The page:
This event happened the following season when the Southern League’s Savannah club, on which Clarke was the starting left fielder, disbanded on June 27. This time, fate took the form of John McCloskey, Clarke’s manager at Savannah and Montgomery and a man who Clarke would later manage against in the big leagues. McCloskey recognized Clarke's potential and, depending on the source, promptly sold his unemployed outfielder to the Louisville Colonels of the National League or encouraged Clarke to accept the offer that Louisville had proposed.
Once in Louisville, Clarke proved that McCloskey’s assessment was indeed an astute one by having one of the most impressive debuts in major league history. Using a small, light bat and facing the veteran Gus Weyhing of the Philadelphia Phillies, Clarke proceeded to hit four singles and a triple in five at bats. The rest of the season was not as outstanding, but still, the rookie averaged .274 with 55 runs scored and 48 RBI in 76 games with a last-place team.
And, of course, it was in Louisville where Clarke established his reputation as a top-notch major league player and then learned how to be a top-notch major league manager. However, Clarke’s major league career as both a player and a manager might not have blossomed if fate had not entered the picture three more times—each in the form of Barney Dreyfuss.
The first instance was when Clarke joined Louisville. At that time, he was only 21 years of age and got caught up trying to imitate the lifestyles of the veteran players, lifestyles that involved a lot of drinking and the chasing of women. Clarke pursued these dissolute ways, even though doing so hurt his ability to perform, until one day, Dreyfuss, who was one of the stockholders and the secretary of the Colonels, intervened and, according to Clarke, asked the younger man:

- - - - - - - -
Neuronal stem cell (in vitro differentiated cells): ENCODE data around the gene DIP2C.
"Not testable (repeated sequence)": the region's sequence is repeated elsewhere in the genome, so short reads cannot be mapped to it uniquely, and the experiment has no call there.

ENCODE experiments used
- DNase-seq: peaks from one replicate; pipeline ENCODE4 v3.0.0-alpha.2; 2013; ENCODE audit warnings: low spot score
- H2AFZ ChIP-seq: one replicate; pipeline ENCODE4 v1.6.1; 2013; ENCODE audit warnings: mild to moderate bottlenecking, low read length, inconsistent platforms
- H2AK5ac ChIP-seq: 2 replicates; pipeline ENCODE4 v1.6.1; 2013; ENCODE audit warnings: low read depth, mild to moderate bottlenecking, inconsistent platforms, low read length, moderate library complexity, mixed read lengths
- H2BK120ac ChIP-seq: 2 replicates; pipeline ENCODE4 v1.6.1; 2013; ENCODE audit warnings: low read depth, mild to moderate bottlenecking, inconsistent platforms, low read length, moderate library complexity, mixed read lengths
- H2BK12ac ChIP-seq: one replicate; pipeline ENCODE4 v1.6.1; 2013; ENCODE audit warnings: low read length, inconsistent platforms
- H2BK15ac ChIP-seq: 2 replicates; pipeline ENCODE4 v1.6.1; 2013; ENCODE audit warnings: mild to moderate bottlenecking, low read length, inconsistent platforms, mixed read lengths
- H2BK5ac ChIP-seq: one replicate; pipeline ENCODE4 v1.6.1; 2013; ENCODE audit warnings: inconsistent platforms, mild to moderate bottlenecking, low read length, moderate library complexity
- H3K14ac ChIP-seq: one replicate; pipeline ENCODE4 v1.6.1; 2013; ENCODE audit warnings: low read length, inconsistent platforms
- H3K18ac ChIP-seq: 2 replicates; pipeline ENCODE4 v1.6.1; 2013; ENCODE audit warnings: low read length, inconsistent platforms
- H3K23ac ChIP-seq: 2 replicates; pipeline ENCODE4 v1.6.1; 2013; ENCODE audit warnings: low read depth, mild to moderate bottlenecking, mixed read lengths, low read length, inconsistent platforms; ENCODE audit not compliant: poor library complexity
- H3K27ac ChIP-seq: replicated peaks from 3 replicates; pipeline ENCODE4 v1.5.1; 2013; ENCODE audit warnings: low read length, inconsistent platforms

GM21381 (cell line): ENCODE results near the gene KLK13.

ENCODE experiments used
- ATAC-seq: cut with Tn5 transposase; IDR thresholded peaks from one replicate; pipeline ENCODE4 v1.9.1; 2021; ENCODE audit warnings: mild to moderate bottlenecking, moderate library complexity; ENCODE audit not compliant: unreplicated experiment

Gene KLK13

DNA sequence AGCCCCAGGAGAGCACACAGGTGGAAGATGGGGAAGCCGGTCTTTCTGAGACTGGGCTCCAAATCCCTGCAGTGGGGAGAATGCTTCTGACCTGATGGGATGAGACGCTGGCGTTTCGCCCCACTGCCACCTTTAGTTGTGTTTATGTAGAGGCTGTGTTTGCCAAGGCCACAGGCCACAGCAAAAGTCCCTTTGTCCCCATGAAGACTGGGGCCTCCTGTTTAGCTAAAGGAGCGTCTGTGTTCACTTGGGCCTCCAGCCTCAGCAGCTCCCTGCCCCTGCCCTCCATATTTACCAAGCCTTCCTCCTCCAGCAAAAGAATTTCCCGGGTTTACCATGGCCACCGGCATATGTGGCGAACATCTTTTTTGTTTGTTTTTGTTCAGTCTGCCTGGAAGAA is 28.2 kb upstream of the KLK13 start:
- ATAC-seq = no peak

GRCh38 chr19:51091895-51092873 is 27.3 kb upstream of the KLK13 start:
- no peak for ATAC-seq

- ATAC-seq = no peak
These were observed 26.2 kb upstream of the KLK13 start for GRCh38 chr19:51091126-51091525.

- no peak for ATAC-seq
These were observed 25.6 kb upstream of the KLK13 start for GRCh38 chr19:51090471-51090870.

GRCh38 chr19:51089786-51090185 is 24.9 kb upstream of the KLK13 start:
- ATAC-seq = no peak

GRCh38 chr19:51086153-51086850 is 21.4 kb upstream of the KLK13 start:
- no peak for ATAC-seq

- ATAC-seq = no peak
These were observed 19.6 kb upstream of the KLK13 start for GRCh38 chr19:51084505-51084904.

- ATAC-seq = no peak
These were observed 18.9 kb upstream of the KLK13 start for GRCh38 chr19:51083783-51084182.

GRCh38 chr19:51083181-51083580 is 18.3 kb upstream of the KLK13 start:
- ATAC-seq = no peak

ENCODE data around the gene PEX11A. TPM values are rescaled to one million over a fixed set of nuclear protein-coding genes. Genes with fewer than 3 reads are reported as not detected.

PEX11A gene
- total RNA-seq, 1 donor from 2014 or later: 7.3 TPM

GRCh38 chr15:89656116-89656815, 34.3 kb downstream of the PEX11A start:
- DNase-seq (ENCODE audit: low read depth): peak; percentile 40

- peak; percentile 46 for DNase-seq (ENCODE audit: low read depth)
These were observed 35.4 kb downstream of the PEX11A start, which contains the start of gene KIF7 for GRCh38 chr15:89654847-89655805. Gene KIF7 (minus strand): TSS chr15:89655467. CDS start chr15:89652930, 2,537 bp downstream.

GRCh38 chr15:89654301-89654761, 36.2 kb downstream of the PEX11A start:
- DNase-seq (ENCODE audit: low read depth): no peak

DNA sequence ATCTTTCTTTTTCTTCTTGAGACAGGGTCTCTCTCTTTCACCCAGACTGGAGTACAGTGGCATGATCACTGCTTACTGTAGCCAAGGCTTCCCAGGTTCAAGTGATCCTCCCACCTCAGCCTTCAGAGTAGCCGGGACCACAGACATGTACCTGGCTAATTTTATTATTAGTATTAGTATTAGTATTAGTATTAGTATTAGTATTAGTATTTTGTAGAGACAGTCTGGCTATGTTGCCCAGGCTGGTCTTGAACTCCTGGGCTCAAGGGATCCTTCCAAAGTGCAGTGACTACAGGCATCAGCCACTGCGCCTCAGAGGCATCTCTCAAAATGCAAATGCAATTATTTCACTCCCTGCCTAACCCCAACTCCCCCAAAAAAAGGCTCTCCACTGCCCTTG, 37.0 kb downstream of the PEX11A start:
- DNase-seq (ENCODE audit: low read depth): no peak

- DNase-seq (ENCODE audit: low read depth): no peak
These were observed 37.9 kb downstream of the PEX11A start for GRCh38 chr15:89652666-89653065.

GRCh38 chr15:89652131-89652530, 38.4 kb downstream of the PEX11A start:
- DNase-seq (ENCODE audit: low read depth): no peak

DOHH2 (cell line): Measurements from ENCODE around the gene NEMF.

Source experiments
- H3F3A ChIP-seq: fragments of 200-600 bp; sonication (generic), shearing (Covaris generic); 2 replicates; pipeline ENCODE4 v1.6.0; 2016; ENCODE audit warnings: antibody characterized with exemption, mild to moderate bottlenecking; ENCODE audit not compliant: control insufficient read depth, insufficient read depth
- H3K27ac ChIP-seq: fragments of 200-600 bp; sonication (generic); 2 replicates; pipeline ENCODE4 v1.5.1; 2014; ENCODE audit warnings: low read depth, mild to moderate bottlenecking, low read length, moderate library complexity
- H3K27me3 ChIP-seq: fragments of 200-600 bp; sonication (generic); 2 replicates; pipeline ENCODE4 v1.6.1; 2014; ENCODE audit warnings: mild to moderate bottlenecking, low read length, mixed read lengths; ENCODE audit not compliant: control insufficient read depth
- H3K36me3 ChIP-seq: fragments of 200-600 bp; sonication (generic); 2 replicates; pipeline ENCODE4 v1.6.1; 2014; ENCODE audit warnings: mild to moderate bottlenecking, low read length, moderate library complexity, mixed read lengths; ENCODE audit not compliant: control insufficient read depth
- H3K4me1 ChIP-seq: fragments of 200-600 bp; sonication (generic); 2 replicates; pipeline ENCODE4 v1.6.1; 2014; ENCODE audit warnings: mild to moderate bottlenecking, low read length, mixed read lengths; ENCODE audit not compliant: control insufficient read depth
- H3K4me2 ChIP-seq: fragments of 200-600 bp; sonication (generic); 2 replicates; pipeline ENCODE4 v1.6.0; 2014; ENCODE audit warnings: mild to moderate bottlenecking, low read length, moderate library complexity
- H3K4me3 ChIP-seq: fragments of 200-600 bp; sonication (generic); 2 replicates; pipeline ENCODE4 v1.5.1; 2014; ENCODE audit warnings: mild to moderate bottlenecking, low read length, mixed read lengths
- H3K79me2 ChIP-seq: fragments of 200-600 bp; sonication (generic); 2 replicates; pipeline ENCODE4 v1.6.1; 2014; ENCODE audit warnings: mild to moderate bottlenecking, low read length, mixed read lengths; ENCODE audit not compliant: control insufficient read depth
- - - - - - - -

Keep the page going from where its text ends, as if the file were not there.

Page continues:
Clarke did think it over, cleaned up his act, and dedicated himself to his profession.
The second instance was when Dreyfuss recognized Clarke’s potential as a leader and had him named the Louisville manager in June of 1897. Although Clarke was just 24 years old at the time of his promotion, he responded well to the challenge and began to change Louisville from a perennial doormat to a competitive franchise. Also, Clarke’s new position led to his receiving the nickname of “Cap,” because managers in the 1890s were often referred to as captains.
And the third instance occurred in late 1899 when Dreyfuss, by then the owner-president of the soon-to-be-extinct Colonels, arranged to become partial owner and president of the Pittsburgh Pirates and engineered a trade that sent Clarke and the other good Louisville players to the Steel City franchise. What followed was a 16-year period that would catapult Clarke to the heights of baseball greatness.
Shortly after Dreyfuss made his trade, Clarke purchased his first piece of real estate in Kansas—160 acres of good bottomland in the Walnut River valley, north of Winfield—and according to one Winfield resident, he would buy an additional one-quarter section after each baseball season. By the time that Clarence Miller wrote an article on Clarke for the November 1909 issue of Kansas Magazine, Clarke’s Little Pirate Ranch had already expanded to take in 880 acres, upon which Clarke grew corn, alfalfa, oats, wheat, and English blue grass, while leaving 125 acres for pasture. In addition, Clarke raised mules and hogs and cultivated walnut, oak, elm, and pecan trees, among others. By 1915, it was reported that he owned 1,000 acres and that he was co-proprietor of one of the largest flour mills in the state, and by summer of the next year, his wealth was estimated to be close to $250,000. And then, in that same year, oil was discovered on his land and Clarke became a millionaire.